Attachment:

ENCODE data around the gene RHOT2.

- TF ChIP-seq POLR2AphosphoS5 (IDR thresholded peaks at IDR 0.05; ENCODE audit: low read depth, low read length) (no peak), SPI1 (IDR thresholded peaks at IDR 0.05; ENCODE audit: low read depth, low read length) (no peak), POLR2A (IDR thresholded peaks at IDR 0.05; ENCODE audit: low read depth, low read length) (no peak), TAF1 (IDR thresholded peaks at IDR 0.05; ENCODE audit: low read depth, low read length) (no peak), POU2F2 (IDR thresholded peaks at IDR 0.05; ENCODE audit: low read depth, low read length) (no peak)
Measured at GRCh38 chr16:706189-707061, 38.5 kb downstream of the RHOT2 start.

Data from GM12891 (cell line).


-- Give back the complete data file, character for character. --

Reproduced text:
ENCODE data around the gene RHOT2.

- TF ChIP-seq POLR2AphosphoS5 (IDR thresholded peaks at IDR 0.05; ENCODE audit: low read depth, low read length) (no peak), SPI1 (IDR thresholded peaks at IDR 0.05; ENCODE audit: low read depth, low read length) (no peak), POLR2A (IDR thresholded peaks at IDR 0.05; ENCODE audit: low read depth, low read length) (no peak), TAF1 (IDR thresholded peaks at IDR 0.05; ENCODE audit: low read depth, low read length) (no peak), POU2F2 (IDR thresholded peaks at IDR 0.05; ENCODE audit: low read depth, low read length) (no peak)
Measured at GRCh38 chr16:706189-707061, 38.5 kb downstream of the RHOT2 start.

Data from GM12891 (cell line).